Desert Dunes Riparian Habitat Study

City of Yuma, 
Arizona

Desert Dunes Riparian Habitat Study

Flow Augmentation in Yuma's East Wetlands

Awards: 
2008 Public Works Project of the Year - American Public Works Association, Arizona Chapter
2008 Public Works Project of the Year - American Public Works Association, National
Combined restoration project will revitalize 1,400 acres in the Yuma East Wetlands.
Combined restoration project will revitalize 1,400 acres in the Yuma East Wetlands.

Carollo worked with the City of Yuma, Arizona to obtain the environmental permits and implement operational changes at the Main Street WTP that enabled the discharge of spent filter backwash water from the Main Street WTP to support the Yuma East Wetlands. The spent filter backwash water augments flow and improves water quality in the Yuma East Wetlands, which is a 1,400-acre habitat restoration project occurring along the banks of the Colorado River near Yuma. The project will restore native riparian, wetland, and aquatic habitat, including habitat for threatened and endangered species. In addition, the restored wetlands will provide opportunities for environmental education, recreation, and eco-tourism. The City’s discharge of spent filter backwash water is an innovative beneficial use for this used water flowstream. The discharge is critical to augment flow through the wetlands during summertime low flow conditions and to reduce salt concentrations in the wetlands that result from inflows of agricultural return water. Before the City began discharging spent filter backwash water to the Yuma East Wetlands, it was simply recycled within the Main Street WTP.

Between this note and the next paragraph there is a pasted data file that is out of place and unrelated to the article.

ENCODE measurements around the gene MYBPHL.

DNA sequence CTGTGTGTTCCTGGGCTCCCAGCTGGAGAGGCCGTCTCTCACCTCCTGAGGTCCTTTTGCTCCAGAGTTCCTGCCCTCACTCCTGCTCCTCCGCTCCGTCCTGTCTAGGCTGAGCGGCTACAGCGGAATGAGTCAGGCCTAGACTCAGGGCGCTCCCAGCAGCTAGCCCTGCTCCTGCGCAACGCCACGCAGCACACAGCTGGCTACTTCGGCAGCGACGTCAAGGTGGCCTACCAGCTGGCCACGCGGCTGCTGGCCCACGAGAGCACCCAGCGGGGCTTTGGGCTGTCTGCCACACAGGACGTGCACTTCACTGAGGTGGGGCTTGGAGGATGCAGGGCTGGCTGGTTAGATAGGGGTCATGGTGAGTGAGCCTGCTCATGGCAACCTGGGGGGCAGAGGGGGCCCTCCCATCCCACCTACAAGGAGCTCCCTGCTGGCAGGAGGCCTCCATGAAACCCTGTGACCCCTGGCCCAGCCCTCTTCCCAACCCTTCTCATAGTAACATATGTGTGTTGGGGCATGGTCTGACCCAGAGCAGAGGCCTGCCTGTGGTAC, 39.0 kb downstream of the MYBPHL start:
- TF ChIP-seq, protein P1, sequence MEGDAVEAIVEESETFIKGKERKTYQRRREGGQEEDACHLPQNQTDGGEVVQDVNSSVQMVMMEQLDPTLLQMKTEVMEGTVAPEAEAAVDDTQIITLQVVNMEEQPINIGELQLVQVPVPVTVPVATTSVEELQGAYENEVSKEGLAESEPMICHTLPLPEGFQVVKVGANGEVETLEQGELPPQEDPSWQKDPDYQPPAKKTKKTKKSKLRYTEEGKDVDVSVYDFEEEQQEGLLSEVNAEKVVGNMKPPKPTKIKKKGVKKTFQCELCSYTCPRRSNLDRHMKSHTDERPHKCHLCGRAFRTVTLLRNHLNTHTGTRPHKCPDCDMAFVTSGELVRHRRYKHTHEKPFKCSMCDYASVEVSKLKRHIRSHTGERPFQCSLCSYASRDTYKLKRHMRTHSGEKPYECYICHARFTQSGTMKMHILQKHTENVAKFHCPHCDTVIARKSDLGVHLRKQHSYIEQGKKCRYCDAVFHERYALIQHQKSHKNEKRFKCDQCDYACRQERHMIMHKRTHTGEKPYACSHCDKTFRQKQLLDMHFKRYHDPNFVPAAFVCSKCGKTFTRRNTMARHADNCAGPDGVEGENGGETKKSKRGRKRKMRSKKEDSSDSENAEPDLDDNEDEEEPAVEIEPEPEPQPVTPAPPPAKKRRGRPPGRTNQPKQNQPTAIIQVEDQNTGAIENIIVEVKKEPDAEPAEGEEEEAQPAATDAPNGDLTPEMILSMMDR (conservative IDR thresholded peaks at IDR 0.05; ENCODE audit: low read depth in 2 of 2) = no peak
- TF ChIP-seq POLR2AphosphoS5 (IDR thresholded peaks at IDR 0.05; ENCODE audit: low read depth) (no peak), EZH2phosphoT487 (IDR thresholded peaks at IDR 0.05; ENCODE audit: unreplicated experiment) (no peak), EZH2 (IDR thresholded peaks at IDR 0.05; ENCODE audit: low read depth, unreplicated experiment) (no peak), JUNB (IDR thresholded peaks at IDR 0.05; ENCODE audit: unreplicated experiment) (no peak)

Discharging from the Main Street WTP to the Yuma East Wetlands required a discharge permit from the Arizona Department of Environmental Quality. Total residual chlorine and selenium concentrations in the backwash water had the potential to exceed water quality standards in the Colorado River. Copper in the backwash water was also a concern. The City could have abandoned plans to discharge the spent filter backwash water and continued to recycle it within the WTP. Ultimately, the City and Carollo partnered with the Arizona Department of Environmental Quality and the U.S. Fish and Wildlife Service to develop a solution that recognized the importance of the discharge for the viability and health of the Yuma East Wetlands, was economically feasible for the City, and protected fish and wildlife in the wetlands.

To reduce the use of copper and chlorine at the Main Street WTP, the City implemented a fast-track project to design, procure, and install a chlorine dioxide generation system at the WTP. Carollo designed a chlorine dioxide generation and feed system to replace the use of copper sulfate and chlorine as pre-oxidants/ algaecides in the sedimentation basins at the WTP. The City procured and implemented the system themselves, saving time and money. Use of chlorine dioxide reduced copper concentrations to acceptable levels in the spent filter backwash water.

In addition to the operational changes at the Main Street WTP, Carollo worked with the City to successfully change the surface water quality standards for chlorine and selenium in the Colorado River at the Yuma East Wetlands. The revised standards are less stringent to accommodate the Main Street WTP discharge but are still protective of wildlife. The standards change was accomplished through the “net ecological benefit” provision of Arizona state law, which required the City and Carollo to demonstrate that the balance of ecological benefits from discharging far outweighed any possible environmental impact from the alternative standards. This project is the first successful application of “net ecological benefit” in Arizona.